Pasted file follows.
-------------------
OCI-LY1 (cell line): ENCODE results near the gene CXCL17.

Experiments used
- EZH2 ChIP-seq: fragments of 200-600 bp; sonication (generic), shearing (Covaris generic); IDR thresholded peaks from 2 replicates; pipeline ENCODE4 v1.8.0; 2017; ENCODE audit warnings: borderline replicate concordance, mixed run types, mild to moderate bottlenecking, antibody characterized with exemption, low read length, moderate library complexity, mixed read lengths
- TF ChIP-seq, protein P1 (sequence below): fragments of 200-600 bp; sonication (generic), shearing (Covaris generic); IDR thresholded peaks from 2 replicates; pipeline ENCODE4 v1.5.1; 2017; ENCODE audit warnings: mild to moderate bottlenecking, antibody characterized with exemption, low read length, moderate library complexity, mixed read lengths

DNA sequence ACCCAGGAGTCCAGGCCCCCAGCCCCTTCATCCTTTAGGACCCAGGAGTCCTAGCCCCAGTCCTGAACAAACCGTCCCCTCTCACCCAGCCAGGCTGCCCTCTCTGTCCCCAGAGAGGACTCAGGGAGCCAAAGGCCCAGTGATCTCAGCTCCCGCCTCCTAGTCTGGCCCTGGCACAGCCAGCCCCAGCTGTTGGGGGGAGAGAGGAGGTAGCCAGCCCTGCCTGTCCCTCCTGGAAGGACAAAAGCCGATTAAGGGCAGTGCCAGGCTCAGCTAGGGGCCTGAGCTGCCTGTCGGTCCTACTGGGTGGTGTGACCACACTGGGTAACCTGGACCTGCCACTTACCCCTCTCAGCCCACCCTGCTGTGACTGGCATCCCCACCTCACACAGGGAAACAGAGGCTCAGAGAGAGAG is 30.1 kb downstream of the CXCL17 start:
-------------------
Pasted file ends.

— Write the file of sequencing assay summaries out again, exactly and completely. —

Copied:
OCI-LY1 (cell line): ENCODE results near the gene CXCL17.

Experiments used
- EZH2 ChIP-seq: fragments of 200-600 bp; sonication (generic), shearing (Covaris generic); IDR thresholded peaks from 2 replicates; pipeline ENCODE4 v1.8.0; 2017; ENCODE audit warnings: borderline replicate concordance, mixed run types, mild to moderate bottlenecking, antibody characterized with exemption, low read length, moderate library complexity, mixed read lengths
- TF ChIP-seq, protein P1 (sequence below): fragments of 200-600 bp; sonication (generic), shearing (Covaris generic); IDR thresholded peaks from 2 replicates; pipeline ENCODE4 v1.5.1; 2017; ENCODE audit warnings: mild to moderate bottlenecking, antibody characterized with exemption, low read length, moderate library complexity, mixed read lengths

DNA sequence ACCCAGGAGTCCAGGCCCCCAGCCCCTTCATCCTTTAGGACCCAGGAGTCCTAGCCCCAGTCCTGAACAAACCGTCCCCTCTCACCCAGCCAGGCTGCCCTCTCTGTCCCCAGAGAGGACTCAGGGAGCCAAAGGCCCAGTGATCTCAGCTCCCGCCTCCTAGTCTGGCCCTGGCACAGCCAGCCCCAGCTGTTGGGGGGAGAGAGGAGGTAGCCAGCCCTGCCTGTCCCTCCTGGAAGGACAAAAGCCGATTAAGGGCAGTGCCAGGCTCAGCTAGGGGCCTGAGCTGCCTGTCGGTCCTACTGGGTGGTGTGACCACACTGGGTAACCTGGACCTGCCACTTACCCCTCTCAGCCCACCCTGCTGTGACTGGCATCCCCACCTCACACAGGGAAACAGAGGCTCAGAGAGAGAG is 30.1 kb downstream of the CXCL17 start: